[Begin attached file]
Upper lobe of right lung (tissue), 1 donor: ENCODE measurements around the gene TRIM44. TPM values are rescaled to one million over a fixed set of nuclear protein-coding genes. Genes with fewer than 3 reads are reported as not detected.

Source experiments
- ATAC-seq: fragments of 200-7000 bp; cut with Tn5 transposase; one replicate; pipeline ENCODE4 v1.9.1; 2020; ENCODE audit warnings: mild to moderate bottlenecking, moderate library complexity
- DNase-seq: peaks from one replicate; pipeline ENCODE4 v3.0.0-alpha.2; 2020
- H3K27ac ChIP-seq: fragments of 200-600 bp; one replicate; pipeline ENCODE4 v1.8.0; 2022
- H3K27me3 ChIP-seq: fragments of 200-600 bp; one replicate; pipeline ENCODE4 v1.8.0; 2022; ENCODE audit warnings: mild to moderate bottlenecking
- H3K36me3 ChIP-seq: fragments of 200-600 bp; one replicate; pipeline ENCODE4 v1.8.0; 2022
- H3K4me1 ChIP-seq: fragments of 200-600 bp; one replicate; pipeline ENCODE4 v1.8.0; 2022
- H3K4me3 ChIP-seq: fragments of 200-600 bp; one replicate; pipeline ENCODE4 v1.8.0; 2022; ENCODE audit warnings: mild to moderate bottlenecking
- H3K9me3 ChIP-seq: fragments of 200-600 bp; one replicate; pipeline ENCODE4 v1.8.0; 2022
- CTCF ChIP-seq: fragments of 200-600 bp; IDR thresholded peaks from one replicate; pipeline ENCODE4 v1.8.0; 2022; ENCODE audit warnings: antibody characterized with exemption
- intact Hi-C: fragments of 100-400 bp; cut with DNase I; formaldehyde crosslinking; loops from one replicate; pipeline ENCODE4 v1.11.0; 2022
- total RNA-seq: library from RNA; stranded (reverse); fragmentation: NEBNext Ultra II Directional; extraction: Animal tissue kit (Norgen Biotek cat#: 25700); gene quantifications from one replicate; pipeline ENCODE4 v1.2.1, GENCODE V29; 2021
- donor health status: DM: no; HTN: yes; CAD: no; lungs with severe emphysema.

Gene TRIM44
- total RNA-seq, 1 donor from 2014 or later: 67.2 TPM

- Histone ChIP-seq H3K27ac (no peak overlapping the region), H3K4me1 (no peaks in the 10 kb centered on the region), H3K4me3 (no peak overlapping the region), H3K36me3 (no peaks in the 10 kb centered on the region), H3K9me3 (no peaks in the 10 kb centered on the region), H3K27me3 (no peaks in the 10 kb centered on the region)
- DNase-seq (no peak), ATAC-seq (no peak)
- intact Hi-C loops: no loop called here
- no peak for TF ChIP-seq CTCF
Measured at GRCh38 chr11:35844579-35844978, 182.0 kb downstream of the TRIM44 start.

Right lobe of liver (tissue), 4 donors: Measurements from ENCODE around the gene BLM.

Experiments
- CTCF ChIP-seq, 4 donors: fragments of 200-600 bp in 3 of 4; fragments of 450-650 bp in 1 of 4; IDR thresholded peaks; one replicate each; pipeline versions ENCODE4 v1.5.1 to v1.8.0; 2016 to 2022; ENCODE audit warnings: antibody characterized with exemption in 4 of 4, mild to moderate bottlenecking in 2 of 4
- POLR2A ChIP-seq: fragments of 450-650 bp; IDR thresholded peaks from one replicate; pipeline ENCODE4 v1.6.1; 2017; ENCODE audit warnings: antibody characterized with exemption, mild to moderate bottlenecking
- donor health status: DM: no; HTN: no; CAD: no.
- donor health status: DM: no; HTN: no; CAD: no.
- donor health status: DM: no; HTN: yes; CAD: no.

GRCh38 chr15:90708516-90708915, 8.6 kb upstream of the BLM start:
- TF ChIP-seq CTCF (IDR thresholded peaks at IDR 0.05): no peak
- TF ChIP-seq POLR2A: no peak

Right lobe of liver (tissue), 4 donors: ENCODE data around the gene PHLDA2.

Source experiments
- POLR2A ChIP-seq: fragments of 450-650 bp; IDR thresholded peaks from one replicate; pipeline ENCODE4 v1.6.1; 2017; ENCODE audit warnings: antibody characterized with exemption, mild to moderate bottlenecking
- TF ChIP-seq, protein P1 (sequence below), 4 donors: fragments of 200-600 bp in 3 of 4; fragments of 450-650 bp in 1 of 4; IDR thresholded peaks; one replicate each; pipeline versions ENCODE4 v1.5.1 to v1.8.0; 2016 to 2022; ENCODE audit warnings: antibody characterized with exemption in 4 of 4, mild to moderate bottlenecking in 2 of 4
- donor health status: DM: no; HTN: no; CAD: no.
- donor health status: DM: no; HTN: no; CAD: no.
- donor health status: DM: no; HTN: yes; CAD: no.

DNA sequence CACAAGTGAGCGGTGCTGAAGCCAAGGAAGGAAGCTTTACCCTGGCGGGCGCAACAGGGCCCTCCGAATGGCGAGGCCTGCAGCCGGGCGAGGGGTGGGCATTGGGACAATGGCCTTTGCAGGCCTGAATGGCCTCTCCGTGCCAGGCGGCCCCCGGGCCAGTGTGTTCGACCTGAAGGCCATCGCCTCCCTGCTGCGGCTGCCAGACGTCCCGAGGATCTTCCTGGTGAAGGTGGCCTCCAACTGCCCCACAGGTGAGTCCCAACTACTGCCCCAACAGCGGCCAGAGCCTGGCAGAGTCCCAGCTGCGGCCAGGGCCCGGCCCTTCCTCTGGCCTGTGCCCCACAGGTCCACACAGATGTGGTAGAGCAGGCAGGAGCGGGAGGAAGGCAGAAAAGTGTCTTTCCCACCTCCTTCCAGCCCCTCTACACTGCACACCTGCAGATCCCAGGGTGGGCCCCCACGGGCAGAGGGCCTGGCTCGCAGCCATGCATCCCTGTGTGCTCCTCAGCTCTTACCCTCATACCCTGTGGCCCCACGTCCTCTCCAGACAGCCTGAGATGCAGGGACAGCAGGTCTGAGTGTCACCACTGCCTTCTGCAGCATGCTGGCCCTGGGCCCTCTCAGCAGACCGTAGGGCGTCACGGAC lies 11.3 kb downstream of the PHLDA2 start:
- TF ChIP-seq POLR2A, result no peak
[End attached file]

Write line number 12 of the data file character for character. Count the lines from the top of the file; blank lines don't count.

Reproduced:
- intact Hi-C: fragments of 100-400 bp; cut with DNase I; formaldehyde crosslinking; loops from one replicate; pipeline ENCODE4 v1.11.0; 2022